One of the characteristics I’ve noticed quite a bit in detective stories from the golden age of mysteries (roughly, From 1890 until the start of World War 2) is how many detectives had a theory of detection which they discussed.
In the very early days, the detectives differentiated themselves from the police through their use of forensic investigation. In the 1890s, Sherlock Holmes performed chemical analysis to prove a stain was blood and wrote a monograph on how to identify cigar ash. In the early 1900s, Dr. Thorndyke looked at everything he could under a microscope, and what he couldn’t he would look at with enlarged photographs.
Sherlock Holmes did not long predate real forensics, though. By 1901 Scotland Yard was using fingerprints to identify people and in 1902 the first conviction was obtained with the use of fingerprint evidence. (See Fingerprints And Forensic Evidence.) It did not take the police long to make use of this kind of forensic evidence, and private detectives began to shift their methods. G.K. Chesterton would revolutionize the field of private detection in 1910 with Father Brown’s psychological approach to solving crimes, and to varying degrees this has been the primary tool of detectives ever since, so no advances in forensic technology can make psychology obsolete.
Through all of these changes, there remained an air of novelty. The brilliant detective during the golden age was not merely brilliant; he had a method. He got his results because he brilliantly followed his method while others either followed the wrong method or else had no method.
Perhaps nothing exemplifies this as well as the unjustly neglected second Poirot novel, Murder On the Links. Poirot’s method is contrasted very strongly with that of the indomitably forensic M. Giraud. Giraud examines the crime scene with the utmost care and uncovers impressively small clues. Yet Giraud dismisses a section of pipe as being of no importance because it’s not the kind of clue he’s looking for. As Poirot remarks to Hastings, “Mon Ami, a clue of two feet long is every bit as valuable as one measuring two millimetres! But it is the romantic idea that all important clues must be infinitesimal!”
Poirot considers all clues because his method is to adjust his theory until nothing is out of place; Giraud’s method is to ignore whatever does not fit his preferred kind of evidence. The point, here, is not the specifics of the contrast, but that the contrast is so important.
Another, though less important, example that comes to mind is in The Strange Case of Mr. Challoner. In it the detective, Malcolm Sage, delivers a lecture on how the Police misunderstand the evidentiary value of photographs and fingerprints. They think that photographs are for identification while fingerprints are evidence; in reality fingerprints are for identification and photographs are evidence. He took a series of photographs of the crime scene and announces that they will be the principle evidence at trial, and then uses fingerprint evidence to show that the butler is actually a wanted criminal. I don’t know that the police ever ignored the identificative value of fingerprints or the evidentiary value of photographs, but that’s not the point. In a short story written for entertainment value, the writer and editor thought that the audience of the newspaper would be entertained by a lecture on how the police don’t understand the proper use of evidence.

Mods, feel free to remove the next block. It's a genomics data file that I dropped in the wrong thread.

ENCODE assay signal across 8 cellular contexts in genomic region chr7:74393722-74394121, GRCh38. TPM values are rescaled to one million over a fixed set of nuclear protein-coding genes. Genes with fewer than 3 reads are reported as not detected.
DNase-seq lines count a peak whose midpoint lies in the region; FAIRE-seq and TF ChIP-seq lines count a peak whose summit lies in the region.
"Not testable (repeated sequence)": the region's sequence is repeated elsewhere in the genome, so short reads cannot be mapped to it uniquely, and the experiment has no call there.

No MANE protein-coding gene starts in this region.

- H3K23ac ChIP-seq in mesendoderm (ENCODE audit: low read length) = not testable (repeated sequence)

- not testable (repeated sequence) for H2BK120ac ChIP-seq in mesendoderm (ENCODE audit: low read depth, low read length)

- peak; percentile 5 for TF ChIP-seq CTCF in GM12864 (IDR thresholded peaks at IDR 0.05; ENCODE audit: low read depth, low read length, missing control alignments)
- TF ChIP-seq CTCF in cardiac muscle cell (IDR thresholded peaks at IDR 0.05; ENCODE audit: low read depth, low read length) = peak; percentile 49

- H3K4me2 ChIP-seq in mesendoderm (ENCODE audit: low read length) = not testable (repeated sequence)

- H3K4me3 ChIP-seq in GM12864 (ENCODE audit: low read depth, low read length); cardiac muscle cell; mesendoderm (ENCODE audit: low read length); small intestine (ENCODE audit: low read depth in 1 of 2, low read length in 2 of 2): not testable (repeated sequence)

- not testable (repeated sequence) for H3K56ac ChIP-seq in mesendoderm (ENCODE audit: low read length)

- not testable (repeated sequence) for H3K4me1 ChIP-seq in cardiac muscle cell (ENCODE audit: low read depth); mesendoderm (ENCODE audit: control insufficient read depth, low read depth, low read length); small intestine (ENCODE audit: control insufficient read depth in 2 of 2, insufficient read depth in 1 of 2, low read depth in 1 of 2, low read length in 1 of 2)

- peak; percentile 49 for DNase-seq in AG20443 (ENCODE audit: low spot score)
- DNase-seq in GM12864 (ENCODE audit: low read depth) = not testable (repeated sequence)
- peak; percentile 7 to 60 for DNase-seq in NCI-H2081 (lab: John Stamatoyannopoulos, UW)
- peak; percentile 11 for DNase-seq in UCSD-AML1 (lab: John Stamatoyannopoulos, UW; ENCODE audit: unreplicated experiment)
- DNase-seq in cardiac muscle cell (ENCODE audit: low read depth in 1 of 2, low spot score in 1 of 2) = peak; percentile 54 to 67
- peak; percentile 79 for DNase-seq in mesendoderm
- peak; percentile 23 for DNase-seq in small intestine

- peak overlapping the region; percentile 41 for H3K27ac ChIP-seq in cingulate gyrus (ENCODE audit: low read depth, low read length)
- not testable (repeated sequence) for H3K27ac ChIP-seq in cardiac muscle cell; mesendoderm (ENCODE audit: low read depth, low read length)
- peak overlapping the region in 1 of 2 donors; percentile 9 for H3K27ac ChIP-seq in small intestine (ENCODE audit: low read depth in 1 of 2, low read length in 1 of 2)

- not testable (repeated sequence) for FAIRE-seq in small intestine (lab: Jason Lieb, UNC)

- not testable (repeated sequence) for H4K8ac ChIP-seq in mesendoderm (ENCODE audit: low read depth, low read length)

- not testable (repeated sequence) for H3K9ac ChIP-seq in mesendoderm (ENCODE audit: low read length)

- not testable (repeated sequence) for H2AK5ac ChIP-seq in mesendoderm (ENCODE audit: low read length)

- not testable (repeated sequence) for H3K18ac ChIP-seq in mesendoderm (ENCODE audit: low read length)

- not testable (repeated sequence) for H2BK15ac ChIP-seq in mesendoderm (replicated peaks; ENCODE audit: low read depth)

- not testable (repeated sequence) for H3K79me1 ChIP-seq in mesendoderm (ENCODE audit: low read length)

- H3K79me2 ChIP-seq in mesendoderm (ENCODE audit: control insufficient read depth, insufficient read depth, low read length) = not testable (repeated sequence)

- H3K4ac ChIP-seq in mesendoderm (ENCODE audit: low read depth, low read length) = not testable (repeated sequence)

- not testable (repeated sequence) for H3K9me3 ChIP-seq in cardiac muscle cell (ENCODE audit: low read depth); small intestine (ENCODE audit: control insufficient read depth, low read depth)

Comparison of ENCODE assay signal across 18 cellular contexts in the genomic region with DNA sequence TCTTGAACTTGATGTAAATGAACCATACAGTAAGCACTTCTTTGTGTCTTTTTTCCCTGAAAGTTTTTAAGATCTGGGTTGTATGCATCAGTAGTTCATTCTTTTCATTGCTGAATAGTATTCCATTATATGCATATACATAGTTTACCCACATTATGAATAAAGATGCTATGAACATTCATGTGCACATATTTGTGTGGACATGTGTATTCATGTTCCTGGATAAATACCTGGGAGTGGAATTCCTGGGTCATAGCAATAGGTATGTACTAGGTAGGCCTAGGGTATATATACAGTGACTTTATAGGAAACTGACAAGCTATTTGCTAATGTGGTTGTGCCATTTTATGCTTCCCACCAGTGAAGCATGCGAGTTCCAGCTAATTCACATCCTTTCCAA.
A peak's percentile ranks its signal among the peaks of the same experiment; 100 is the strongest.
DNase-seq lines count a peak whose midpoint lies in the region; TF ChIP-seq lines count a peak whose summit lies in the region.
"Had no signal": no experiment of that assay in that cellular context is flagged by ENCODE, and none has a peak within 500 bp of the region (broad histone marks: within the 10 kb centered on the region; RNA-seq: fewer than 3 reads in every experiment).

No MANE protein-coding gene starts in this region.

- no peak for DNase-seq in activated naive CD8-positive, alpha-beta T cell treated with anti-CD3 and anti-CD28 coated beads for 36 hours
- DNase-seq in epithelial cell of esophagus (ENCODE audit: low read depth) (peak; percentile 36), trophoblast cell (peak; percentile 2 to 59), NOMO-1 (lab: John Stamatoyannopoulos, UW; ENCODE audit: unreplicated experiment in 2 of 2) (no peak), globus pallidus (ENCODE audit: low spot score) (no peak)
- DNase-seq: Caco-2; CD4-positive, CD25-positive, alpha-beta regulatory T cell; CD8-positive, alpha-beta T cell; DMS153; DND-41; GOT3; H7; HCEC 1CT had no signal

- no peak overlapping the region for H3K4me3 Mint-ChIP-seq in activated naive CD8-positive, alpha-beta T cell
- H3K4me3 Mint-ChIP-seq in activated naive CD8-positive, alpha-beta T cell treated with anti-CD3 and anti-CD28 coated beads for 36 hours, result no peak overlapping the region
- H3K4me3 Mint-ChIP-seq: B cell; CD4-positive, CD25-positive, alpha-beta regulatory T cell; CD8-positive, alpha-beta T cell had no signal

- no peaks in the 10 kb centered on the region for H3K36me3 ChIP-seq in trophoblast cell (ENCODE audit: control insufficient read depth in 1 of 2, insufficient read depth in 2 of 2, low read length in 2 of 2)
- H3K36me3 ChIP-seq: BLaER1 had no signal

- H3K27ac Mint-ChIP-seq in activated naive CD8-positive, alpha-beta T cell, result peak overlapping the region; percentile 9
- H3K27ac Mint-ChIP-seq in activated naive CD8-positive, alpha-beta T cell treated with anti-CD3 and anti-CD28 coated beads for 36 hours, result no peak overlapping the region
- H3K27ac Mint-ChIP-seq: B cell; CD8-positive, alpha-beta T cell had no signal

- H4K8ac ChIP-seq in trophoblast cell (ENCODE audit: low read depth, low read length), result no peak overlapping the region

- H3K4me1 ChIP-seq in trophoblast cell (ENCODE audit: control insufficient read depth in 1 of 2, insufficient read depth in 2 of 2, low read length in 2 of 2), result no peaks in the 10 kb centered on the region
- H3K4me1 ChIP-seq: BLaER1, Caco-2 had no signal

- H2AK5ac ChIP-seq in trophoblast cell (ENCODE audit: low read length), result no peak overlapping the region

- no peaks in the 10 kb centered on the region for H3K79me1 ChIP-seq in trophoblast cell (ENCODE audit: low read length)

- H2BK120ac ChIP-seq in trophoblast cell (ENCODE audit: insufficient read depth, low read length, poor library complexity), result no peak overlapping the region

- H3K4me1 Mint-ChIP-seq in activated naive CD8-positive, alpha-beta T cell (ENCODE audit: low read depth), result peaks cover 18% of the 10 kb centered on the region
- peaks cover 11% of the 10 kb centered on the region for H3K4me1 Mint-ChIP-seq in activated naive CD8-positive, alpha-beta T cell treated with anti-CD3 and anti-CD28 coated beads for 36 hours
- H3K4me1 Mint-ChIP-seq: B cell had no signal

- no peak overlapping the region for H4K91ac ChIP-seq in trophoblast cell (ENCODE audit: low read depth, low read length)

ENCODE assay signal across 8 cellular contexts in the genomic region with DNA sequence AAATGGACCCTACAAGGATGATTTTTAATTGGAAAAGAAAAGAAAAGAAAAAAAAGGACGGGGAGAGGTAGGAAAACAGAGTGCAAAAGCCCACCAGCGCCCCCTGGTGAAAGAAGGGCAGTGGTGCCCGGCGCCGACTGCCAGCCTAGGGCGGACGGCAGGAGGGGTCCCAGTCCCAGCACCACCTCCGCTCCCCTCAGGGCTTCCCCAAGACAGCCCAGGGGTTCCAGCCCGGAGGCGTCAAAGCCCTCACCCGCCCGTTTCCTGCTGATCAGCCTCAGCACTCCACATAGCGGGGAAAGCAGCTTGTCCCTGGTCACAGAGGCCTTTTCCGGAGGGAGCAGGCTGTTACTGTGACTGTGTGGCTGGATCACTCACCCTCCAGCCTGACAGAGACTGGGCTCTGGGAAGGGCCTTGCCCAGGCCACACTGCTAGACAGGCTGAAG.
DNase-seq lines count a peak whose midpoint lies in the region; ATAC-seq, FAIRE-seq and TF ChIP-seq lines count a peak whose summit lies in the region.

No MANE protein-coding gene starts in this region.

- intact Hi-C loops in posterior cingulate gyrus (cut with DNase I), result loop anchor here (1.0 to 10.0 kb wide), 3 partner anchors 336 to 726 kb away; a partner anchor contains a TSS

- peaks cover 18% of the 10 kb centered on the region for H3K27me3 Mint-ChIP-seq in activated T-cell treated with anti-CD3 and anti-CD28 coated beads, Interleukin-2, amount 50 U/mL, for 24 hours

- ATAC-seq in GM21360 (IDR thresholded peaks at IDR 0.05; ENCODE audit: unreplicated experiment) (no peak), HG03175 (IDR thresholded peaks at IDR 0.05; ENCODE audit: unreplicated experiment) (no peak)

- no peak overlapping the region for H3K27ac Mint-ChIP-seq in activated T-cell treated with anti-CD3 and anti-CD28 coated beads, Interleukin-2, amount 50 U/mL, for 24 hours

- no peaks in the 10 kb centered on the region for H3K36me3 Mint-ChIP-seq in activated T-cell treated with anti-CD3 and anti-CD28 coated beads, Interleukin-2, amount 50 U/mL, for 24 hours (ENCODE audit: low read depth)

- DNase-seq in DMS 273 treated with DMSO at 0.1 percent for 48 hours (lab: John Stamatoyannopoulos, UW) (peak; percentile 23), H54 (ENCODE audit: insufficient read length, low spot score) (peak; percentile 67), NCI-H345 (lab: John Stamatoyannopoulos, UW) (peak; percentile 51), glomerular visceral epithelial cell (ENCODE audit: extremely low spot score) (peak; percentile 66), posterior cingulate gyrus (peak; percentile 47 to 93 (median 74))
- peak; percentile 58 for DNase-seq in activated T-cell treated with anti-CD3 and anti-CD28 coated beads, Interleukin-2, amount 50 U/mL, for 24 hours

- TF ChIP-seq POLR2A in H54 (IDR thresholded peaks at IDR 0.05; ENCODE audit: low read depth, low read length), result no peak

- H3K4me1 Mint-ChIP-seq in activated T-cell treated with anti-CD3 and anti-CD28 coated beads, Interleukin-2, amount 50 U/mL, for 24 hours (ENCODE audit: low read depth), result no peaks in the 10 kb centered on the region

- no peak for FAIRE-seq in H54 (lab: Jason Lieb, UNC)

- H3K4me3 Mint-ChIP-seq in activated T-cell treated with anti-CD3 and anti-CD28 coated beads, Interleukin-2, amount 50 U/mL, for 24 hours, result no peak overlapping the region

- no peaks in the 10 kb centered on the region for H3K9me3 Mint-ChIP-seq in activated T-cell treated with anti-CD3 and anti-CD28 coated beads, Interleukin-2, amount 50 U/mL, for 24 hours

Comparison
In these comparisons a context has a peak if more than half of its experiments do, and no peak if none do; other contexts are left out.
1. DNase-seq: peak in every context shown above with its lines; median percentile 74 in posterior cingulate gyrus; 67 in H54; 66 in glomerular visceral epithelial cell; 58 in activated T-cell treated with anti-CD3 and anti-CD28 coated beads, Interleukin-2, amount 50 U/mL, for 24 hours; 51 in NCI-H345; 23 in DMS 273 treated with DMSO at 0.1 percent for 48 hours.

I’m not sure exactly when this aspect of detective fiction died off. Certainly you can’t find it in the Cadfael series, which started in the 1970s. I can’t think of any detective fiction I’ve read from the 1940s through the 1960s except for Miss Marple. I haven’t read any of the Poirot stories written after 1947 (yet). I don’t remember this in the Miss Marple stories from that time period, but then I don’t recall it in the Miss Marple stories from the golden age, either. (To be fair, that’s only one novel, though it is also most of the short stories.) Miss Marple was never really a detective, though. People told her things and then she would give them the solution. With the exception of Nemesis, and to a lesser extent A Caribbean Mystery, she never went looking for clues of any kind. On the other hand, there were her typical reminiscences of people who committed similar sins in Saint Mary Meade, which was certainly a unique style of detection.
By the time we get to television detectives like Columbo in 1971, the aspect of a unique method is missing. While it might be objected that Columbo is a policeman and therefore cannot contrast with policemen, he is still a contrast with the other officers who do not get nearly the same results.
There is similarly no trace of in the 1980s’ Murder, She Wrote.
So, what happened?
Alternatively, what was special about the golden age?
I’m really not sure which of these questions we should be asking. It is tempting to think that there was something special about the time that the golden age happened. To some degree it was the first time police forces were getting organized and police detectives were becoming a real thing. Advances in technology also made various kinds of detection newly possible, or at least newly practical, and so the whole thing had an air of novelty to it.
On the other hand, it’s also possible that there was simply a fundamental split in the mystery genre, with mysteries taking the psychological and logical aspects of detection and police procedurals taking the forensic aspects of detection.
On the third hand, it may just be that all of the possible theories of detection have been expostulated and all that remains is to do one of them well.
Perhaps it’s a bit of all three.